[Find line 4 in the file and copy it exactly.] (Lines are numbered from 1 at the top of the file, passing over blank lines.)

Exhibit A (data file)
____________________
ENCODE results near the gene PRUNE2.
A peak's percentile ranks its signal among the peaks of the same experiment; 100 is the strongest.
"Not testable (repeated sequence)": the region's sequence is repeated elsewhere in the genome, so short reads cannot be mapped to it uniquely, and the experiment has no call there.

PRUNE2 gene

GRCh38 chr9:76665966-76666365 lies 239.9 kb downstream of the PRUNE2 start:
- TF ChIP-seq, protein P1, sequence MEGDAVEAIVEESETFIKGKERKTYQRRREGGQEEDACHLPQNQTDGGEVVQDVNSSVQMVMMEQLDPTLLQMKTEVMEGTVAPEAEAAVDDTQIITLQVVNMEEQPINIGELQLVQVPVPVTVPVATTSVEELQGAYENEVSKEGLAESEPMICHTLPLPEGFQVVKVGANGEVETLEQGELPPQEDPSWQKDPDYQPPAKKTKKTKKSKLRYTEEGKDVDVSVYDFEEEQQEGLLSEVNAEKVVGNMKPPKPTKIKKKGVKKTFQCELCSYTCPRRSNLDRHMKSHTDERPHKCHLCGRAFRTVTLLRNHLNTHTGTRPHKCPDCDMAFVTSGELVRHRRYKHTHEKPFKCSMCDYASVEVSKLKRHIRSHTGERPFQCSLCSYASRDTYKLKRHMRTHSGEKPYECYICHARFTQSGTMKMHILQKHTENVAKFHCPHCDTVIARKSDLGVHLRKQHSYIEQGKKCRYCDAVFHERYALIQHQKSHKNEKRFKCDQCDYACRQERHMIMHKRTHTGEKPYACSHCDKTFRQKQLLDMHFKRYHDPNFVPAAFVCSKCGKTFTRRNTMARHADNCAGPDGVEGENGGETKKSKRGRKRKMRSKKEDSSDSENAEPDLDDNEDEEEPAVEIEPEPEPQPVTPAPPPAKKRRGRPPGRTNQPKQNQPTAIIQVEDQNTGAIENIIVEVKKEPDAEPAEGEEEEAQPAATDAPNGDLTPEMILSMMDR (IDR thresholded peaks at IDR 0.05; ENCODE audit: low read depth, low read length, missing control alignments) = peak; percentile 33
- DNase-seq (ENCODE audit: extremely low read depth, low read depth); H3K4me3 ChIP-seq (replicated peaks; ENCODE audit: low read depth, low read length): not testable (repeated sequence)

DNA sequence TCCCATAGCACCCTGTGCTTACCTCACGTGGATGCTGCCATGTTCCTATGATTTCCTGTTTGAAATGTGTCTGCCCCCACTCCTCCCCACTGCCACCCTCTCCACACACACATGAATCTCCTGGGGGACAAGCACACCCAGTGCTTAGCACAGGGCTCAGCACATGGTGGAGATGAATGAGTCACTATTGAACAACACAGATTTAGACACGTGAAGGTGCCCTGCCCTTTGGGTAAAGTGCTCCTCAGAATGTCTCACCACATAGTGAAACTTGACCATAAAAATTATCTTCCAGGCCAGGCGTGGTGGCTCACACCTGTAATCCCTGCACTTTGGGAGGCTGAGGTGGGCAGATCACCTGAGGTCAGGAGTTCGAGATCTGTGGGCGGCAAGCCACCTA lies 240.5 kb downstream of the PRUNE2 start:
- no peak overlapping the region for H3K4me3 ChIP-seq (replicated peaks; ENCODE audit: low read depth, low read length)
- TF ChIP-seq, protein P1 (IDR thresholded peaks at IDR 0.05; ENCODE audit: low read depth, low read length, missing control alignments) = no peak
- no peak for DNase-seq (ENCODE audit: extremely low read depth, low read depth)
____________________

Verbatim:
PRUNE2 gene